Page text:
We just finished an impressive preseason, finishing with a decent record. We've got a lot to be happy about and some areas of concern as well. But as this preseason was going on, I was wondering what records in the preseason tell about the team in the regular season, and what coaches look to learn from the preseason.
Now many fans think we should do away with the preseason, it makes sense, it's not nearly as entertaining since the starters don't play. There's no benefit to winning games and it can be a cause of injuries for some star players. But I am taking the opposing stand point. The preseason is one of the most important parts of the NFL. Take it away and you lower the quality of the game. Peyton Manning said the preseason was among the most important factors in building a good team. He said that without the preseason, All-Pro Jeff Saturday wouldn't be in the NFL, Austin Collie and Pierre Garcon wouldn't have been a starter, and Pro Bowler Antoine Bethea would lucky to see a roster spot. Players need the preseason and training camp to prove their worth, let's not take that away.
Okay with that behind us, let's take a look at what the preseason records show in terms of performance in the regular season.
Great NFL coaches enter the preseason not looking for wins, they are looking to test their teams. Since 2002, the NFL has allowed teams to decide their own schedule, and because of this, great coaches like Reid, Coughlin and BB all look to play teams that play to their teams weaknesses. They do this because by looking to play teams that outmatch them, they can have a whole games worth of film to study that will allow them to play better against that type of team. Peyton Manning and Tony Dungy would regularly play 3-4 teams early in Manning's career because Manning struggles against pass rushes out of a 3-4, so he'd play and study 3-4 defenses in the pre-season to try and improve.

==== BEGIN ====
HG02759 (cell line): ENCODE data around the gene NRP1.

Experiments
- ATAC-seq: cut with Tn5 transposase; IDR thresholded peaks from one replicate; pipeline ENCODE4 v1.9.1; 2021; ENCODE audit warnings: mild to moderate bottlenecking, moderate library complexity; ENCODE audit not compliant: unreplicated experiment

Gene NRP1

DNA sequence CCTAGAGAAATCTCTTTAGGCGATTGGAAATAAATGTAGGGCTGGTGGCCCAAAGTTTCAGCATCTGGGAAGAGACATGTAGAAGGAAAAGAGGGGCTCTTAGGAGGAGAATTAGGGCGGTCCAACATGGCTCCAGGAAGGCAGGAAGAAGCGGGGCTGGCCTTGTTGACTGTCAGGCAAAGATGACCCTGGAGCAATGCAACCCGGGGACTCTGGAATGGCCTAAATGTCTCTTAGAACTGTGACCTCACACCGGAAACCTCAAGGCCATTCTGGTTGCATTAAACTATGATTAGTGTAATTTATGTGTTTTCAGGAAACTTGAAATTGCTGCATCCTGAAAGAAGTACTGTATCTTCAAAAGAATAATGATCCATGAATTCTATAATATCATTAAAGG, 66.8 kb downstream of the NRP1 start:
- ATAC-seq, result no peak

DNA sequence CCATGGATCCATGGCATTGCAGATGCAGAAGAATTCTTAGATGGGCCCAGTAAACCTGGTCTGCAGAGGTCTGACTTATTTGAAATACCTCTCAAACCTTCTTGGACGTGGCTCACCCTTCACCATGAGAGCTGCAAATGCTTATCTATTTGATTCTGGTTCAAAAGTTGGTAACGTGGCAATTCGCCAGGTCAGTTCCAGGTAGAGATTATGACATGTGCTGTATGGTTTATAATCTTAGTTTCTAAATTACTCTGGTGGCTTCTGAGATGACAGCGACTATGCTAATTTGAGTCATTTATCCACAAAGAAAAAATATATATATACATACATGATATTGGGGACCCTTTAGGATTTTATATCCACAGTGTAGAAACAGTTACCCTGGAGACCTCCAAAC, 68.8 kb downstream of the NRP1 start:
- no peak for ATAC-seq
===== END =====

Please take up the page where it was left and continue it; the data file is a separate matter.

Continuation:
So when coaches are previewing, or reviewing, the preseason, they have a plan, the teams they play have meaning, the players they use have meaning, coaches put a lot of work into the preseason, and they have a goal, at least they should.
I decided to go back five years, and to record each teams record and then compare that to their regular season records. I recorded their winning percentage for the preseason and compared it to their winning percentage in the regular season. Then I looked for an increase, decrease, or no change in winning percentage. I put these into categories, teams that had winning records, losing records and even records in the regular season, as well as playoff and Super Bowl teams. So lets get to the tables:
|5 Year Totals
|Teams with winning records||51||4||15|
|Teams with .500 records||9||6||9|
|Teams with losing records||15||3||48|
|Super Bowl Teams||8||2||0|
|5 Year Averages
|Teams with winning records||10||1||3|
|Teams with .500 records||2||1||2|
|Teams with losing records||3||1||10|
|Super Bowl Teams||2||0||0|
A few quick notes about this:
- The best preseason team during the five years I looked at was Miami.
- The worst preseason team was Indianapolis, who only won four games in five preseasons.
Winning doesn't matter in the preseason, what matters is you learn from your games. It seems great teams and coaches try and learn from the games. A few other quick things to take note of:
- No Super Bowl team has regressed from their preseason winning percentage to their regular season.
- Only seven of the 60 playoff teams since 2006 regressed, but those decreases don't tell the whole story, since those teams either decreased from 100% or 75%.
- On average only one playoff team per year decreases their winning percentage.
So there's just a quick review of preseason, but I hope it provided some helpful info, as with most of these articles, I do this for my own study, but I felt since the preseason just ended, it might be helpful for anyone who wanted to know.